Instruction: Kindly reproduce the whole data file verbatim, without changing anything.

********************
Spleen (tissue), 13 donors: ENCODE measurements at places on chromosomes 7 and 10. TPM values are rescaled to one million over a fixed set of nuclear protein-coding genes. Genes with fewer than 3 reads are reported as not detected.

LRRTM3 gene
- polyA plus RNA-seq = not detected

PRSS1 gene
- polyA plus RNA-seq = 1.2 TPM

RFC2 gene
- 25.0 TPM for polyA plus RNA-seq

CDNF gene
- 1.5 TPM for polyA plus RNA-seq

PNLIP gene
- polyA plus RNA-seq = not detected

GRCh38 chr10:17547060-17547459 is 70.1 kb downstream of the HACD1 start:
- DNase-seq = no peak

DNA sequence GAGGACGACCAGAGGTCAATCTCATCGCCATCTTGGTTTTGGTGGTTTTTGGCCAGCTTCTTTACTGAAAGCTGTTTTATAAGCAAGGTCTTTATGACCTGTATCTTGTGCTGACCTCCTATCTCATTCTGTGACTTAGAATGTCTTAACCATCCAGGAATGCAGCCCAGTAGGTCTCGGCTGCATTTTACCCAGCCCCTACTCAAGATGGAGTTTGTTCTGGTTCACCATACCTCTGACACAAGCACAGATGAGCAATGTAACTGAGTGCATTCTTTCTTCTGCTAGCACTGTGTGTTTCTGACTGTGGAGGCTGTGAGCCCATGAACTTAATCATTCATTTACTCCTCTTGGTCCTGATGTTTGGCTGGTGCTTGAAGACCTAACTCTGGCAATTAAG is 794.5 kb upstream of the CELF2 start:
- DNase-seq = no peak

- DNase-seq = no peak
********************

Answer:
Spleen (tissue), 13 donors: ENCODE measurements at places on chromosomes 7 and 10. TPM values are rescaled to one million over a fixed set of nuclear protein-coding genes. Genes with fewer than 3 reads are reported as not detected.

LRRTM3 gene
- polyA plus RNA-seq = not detected

PRSS1 gene
- polyA plus RNA-seq = 1.2 TPM

RFC2 gene
- 25.0 TPM for polyA plus RNA-seq

CDNF gene
- 1.5 TPM for polyA plus RNA-seq

PNLIP gene
- polyA plus RNA-seq = not detected

GRCh38 chr10:17547060-17547459 is 70.1 kb downstream of the HACD1 start:
- DNase-seq = no peak

DNA sequence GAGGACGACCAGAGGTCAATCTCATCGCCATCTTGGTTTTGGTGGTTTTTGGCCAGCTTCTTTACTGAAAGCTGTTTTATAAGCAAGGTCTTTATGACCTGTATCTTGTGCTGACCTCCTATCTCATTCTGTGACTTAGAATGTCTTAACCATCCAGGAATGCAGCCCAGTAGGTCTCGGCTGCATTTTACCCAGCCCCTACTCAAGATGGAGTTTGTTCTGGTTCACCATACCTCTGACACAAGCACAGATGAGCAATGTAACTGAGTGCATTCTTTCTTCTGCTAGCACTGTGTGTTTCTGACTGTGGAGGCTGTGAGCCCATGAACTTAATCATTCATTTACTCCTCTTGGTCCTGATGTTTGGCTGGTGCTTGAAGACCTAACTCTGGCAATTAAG is 794.5 kb upstream of the CELF2 start:
- DNase-seq = no peak

- DNase-seq = no peak